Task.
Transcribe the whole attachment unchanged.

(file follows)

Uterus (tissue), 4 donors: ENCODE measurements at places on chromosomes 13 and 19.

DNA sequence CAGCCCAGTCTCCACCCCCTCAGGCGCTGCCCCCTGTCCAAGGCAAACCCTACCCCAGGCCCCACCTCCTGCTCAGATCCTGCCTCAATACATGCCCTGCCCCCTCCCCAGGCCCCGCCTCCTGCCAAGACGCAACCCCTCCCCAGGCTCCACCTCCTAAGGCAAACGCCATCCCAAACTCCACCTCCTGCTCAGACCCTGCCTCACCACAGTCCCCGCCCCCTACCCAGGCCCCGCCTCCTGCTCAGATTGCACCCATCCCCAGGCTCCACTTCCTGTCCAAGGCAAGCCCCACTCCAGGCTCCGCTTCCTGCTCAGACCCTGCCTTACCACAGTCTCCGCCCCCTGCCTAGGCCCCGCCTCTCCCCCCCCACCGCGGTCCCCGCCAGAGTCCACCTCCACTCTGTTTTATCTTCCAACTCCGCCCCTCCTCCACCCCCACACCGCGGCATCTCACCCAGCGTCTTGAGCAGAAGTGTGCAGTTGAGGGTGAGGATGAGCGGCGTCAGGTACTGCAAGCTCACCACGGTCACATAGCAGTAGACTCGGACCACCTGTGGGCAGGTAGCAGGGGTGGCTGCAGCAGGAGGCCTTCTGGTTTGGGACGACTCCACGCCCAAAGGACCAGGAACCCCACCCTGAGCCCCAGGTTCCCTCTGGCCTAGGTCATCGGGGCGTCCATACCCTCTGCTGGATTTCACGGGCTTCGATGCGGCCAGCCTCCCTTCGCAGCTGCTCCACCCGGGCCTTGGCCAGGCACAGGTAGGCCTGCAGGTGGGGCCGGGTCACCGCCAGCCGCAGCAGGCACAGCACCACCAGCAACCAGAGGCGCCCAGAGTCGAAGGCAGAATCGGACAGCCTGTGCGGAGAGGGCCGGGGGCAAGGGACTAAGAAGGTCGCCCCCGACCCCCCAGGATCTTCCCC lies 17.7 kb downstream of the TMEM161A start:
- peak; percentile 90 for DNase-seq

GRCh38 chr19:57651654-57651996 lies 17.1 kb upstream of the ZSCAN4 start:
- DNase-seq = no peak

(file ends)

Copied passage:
Uterus (tissue), 4 donors: ENCODE measurements at places on chromosomes 13 and 19.

DNA sequence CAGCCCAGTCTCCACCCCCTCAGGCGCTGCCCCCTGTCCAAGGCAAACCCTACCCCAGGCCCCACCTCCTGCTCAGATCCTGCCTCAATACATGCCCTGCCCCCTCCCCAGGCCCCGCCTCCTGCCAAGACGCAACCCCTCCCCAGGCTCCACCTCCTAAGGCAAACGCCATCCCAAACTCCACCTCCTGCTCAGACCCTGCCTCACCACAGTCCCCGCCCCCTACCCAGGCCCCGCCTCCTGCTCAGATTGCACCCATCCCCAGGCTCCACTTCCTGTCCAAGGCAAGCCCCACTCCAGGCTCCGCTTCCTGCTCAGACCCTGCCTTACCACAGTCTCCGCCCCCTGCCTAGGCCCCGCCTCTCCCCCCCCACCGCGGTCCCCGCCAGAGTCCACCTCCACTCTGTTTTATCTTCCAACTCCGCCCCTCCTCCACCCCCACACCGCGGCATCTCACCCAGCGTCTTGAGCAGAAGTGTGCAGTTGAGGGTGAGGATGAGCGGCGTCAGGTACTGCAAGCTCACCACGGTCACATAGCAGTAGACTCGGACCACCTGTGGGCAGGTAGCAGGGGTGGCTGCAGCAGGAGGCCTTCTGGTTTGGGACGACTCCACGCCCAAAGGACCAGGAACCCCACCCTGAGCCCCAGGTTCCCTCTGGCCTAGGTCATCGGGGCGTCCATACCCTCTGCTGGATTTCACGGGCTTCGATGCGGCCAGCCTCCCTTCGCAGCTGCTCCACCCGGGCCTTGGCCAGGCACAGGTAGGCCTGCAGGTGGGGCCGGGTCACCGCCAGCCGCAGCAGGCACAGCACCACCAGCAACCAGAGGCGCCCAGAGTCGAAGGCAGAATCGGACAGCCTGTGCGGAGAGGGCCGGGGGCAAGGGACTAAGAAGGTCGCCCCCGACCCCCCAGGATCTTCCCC lies 17.7 kb downstream of the TMEM161A start:
- peak; percentile 90 for DNase-seq

GRCh38 chr19:57651654-57651996 lies 17.1 kb upstream of the ZSCAN4 start:
- DNase-seq = no peak